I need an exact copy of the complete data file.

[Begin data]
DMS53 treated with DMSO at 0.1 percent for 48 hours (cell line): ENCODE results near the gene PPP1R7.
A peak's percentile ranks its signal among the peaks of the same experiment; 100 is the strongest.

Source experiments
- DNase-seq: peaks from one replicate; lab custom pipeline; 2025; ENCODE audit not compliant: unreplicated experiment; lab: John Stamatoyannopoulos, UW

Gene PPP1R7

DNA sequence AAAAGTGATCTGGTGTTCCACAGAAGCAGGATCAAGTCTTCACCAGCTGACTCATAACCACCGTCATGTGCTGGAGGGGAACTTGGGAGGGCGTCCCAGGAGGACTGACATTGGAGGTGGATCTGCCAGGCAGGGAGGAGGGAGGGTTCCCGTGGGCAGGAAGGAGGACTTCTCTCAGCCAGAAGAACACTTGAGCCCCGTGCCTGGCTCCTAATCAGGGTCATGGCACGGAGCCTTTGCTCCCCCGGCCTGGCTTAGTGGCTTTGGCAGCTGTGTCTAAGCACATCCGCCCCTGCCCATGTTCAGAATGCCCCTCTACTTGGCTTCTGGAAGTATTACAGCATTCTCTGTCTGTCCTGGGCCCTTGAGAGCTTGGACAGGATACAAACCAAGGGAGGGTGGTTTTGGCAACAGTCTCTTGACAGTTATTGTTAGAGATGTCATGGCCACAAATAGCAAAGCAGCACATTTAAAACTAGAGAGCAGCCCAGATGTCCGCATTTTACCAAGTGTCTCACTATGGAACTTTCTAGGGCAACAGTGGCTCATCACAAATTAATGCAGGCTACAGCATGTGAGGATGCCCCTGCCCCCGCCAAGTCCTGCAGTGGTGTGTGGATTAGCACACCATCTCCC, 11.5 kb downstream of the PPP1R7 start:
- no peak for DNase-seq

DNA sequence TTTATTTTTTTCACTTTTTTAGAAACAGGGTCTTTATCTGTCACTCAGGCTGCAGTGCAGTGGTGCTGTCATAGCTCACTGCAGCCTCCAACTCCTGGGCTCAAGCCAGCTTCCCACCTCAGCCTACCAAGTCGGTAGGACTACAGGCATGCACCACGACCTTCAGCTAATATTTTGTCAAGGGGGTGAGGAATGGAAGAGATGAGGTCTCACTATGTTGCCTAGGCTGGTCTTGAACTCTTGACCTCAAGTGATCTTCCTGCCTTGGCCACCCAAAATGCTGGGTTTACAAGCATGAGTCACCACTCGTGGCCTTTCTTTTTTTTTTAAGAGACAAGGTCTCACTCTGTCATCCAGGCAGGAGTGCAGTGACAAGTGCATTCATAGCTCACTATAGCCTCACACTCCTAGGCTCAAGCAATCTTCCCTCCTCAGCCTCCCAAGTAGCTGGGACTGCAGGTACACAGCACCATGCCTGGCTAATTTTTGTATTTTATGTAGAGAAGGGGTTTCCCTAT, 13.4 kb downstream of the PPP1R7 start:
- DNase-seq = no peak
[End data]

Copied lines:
DMS53 treated with DMSO at 0.1 percent for 48 hours (cell line): ENCODE results near the gene PPP1R7.
A peak's percentile ranks its signal among the peaks of the same experiment; 100 is the strongest.

Source experiments
- DNase-seq: peaks from one replicate; lab custom pipeline; 2025; ENCODE audit not compliant: unreplicated experiment; lab: John Stamatoyannopoulos, UW

Gene PPP1R7

DNA sequence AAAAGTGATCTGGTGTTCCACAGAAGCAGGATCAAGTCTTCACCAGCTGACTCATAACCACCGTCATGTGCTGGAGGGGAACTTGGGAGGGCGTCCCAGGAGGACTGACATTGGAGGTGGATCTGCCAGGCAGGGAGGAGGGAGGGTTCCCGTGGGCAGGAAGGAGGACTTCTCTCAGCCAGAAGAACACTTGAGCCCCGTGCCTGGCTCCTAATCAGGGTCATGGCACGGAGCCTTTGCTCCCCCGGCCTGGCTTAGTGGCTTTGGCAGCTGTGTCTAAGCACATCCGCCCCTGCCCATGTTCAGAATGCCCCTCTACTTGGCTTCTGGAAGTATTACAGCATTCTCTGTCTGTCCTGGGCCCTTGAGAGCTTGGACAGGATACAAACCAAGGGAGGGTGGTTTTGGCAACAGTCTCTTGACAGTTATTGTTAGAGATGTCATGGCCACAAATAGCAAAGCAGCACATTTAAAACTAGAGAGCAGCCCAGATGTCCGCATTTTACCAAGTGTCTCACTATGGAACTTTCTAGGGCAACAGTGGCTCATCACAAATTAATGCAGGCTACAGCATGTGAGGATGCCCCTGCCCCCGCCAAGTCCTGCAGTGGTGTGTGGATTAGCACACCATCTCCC, 11.5 kb downstream of the PPP1R7 start:
- no peak for DNase-seq

DNA sequence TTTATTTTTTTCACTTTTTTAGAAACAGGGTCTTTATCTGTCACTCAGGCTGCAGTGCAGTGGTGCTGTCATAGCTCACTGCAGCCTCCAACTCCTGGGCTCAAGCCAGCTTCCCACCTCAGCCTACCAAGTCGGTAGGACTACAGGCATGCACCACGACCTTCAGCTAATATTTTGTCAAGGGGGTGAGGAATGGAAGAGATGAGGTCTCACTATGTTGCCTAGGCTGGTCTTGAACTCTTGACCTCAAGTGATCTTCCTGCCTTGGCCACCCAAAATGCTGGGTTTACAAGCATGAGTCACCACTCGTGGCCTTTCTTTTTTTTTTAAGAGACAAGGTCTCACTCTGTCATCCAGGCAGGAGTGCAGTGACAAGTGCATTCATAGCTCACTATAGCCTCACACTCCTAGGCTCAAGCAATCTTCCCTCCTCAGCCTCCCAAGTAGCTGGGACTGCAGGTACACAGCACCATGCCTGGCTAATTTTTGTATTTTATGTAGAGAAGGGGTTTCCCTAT, 13.4 kb downstream of the PPP1R7 start:
- DNase-seq = no peak